This is an extremely versatile dish, and I encourage you to change the ingredients to suit your tastes. For me, the confit onions, almonds, and cheese remain a constant presence in this dish, but the arugula and persimmon can easily change to asparagus and hard-boiled eggs in the spring or zucchini, corn, and basil in the summer. Let your imagination run wild.
There are tons of farro salad recipes in this world, but what makes this particular recipe stand out is the presence of the onion confit oil, which adds an umami-rich sweetness to the nutty farro. —Josh Cohen
large onions, diced
Freshly ground black pepper
1 1/2 cups
dried farro (approximately 1/2 pound)
fuyu persimmons, skin removed and cut into bite-sized pieces
chopped toasted almonds
diced goat Gouda, approximately 6 ounces (or substitute your favorite hard cheese, like Pecorino or Manchego)
red wine vinegar
In This Recipe
Add the olive oil to a dutch oven or large high-walled sauté pan and set the pan over medium heat. When the oil is hot, add the onions. Season lightly with salt and freshly ground black pepper, and stir regularly until the onions soften and turn translucent. Adjust the heat so that the onions are gently simmering in the oil, and continue to stir occasionally to prevent the onions from burning. (You may need to lower the heat slightly.) After approximately 45 minutes, the onions should be soft, sweet, and caramelized. At this point, remove them from the heat and set them aside.
While the onions are cooking, bring a large pot of water to a boil. Salt the boiling water so that it tastes like the ocean, and add the farro. Cook the farro, stirring occasionally, until it is tender. The cooking time on farro can vary, so start tasting your farro after approximately 25 minutes of cooking. When it tastes soft but still chewy, it is ready. (If you want, you can taste the farro after 15 minutes of cooking, so that you understand what undercooked farro tastes like and have a point of reference.) When the farro is cooked, drain it and spread it out on a rimmed baking sheet to cool.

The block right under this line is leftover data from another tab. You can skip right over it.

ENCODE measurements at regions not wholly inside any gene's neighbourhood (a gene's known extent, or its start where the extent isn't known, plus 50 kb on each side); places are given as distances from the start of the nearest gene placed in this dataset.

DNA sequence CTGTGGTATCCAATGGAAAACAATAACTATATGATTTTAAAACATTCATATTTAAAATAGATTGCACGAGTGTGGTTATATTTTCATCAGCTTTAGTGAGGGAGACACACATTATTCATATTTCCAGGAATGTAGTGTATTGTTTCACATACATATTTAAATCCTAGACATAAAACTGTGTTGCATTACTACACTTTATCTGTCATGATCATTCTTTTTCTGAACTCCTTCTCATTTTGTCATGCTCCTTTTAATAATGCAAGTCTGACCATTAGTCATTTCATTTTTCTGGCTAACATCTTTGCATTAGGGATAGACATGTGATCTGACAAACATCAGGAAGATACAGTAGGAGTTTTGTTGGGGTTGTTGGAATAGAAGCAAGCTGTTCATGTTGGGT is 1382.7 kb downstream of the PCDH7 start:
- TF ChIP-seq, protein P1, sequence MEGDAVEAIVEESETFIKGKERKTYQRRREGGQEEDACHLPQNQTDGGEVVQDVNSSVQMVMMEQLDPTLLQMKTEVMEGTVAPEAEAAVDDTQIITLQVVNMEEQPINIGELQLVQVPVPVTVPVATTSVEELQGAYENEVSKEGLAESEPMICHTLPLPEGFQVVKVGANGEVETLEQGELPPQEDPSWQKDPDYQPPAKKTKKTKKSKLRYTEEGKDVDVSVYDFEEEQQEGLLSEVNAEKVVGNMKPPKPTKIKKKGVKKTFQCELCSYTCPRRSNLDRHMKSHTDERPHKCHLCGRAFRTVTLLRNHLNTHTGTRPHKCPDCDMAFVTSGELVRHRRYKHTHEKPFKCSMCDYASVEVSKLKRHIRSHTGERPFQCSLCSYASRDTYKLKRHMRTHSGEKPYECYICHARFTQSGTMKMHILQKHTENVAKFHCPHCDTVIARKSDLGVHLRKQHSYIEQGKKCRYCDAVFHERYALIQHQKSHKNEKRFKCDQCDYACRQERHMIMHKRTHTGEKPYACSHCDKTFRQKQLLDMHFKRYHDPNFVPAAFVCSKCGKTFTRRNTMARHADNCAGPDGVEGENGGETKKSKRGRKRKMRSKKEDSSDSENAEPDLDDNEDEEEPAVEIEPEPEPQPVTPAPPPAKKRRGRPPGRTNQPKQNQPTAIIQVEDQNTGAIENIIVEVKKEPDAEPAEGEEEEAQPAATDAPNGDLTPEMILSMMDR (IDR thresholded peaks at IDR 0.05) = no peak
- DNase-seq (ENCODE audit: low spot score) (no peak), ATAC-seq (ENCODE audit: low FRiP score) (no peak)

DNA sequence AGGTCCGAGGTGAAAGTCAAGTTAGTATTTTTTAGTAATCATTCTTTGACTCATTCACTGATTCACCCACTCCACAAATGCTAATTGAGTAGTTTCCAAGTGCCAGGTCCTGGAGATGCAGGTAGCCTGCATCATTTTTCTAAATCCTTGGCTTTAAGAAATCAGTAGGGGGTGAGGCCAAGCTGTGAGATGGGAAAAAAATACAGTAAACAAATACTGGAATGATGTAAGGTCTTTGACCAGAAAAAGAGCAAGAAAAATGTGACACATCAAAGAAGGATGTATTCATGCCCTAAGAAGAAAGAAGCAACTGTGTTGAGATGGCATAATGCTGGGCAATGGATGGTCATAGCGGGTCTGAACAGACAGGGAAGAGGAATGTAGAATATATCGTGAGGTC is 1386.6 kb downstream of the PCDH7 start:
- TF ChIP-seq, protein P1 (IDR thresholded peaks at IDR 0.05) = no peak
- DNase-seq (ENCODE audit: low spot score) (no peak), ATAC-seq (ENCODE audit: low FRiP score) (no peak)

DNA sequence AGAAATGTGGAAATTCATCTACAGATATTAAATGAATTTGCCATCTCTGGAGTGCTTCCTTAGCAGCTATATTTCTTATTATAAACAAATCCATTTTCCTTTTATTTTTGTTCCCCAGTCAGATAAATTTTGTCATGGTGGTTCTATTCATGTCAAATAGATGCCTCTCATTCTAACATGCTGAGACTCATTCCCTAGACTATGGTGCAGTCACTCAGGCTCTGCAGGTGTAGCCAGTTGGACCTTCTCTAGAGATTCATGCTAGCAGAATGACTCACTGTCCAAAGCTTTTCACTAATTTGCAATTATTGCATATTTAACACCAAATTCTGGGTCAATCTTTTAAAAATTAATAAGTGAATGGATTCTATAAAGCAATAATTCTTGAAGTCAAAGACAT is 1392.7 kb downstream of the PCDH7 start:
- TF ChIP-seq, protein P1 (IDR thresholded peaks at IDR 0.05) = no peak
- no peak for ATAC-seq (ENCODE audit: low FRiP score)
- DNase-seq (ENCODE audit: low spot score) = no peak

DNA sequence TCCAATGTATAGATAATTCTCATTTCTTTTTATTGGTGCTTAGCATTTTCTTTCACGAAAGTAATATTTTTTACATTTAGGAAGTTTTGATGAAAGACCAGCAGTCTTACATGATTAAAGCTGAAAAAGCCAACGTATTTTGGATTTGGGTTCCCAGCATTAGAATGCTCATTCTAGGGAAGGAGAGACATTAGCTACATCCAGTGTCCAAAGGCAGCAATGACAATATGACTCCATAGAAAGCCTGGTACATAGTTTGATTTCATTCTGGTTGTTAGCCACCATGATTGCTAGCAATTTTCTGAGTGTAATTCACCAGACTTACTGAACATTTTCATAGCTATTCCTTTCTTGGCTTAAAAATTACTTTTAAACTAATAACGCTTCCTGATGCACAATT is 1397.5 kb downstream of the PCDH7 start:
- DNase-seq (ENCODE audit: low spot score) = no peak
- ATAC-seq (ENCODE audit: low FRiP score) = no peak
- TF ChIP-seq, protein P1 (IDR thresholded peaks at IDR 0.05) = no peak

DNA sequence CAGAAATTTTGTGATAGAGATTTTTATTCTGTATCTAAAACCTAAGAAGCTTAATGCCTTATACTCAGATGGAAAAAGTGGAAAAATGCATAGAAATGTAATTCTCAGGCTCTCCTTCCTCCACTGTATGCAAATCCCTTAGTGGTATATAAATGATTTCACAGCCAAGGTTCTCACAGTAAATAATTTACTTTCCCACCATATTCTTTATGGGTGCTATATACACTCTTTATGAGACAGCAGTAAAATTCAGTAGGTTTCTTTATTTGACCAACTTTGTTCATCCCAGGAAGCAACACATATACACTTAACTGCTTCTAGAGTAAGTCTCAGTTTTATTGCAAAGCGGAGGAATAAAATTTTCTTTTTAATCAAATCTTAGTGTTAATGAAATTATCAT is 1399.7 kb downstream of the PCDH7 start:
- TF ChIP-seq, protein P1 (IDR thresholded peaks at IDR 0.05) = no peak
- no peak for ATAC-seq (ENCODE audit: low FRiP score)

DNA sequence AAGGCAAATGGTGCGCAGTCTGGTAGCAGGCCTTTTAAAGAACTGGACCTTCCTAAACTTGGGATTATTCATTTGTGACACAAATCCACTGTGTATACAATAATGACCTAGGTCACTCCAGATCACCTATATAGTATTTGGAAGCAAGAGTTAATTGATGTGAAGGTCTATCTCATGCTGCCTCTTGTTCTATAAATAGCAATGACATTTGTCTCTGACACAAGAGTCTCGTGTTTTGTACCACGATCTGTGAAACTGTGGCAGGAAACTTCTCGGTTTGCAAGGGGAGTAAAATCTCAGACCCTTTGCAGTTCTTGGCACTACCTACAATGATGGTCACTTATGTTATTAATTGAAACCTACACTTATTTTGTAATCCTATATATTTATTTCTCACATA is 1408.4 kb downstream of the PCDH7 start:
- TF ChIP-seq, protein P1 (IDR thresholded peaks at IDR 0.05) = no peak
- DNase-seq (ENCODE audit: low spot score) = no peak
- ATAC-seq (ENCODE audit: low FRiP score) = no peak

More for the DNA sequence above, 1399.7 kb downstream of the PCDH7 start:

Transfer the farro to a large mixing bowl. Set a fine mesh strainer over a medium sized mixing bowl and pour the onion mixture into the strainer, separating the oil from the onions. Add the onions to the farro, along with ⅓ cup of the onion confit oil. Mix to combine. Reserve any remaining onion confit oil. If the farro salad seems dry, you can add the remaining oil. Or, store it in your refrigerator and use it on another day to fry an egg or make a salad dressing.
Add the persimmon, almonds, cheese, and red wine vinegar to the farro. Stir to combine. Taste the farro salad, and adjust the seasoning as necessary with salt and pepper. Add the arugula, and stir to combine. I like to wait 10 to 15 minutes before serving to allow the arugula to wilt slightly. This dish can also be made ahead of time and stored in the refrigerator. Just remember to remove the farro salad from the refrigerator at least 30 minutes before serving, so that it has a chance to come to room temperature.
Born and raised in Brooklyn, I'm perpetually inspired by the diversity of foods that exist in this city. I love shopping at the farmer's market, making ingredients taste like the best versions of themselves, and rolling fresh pasta.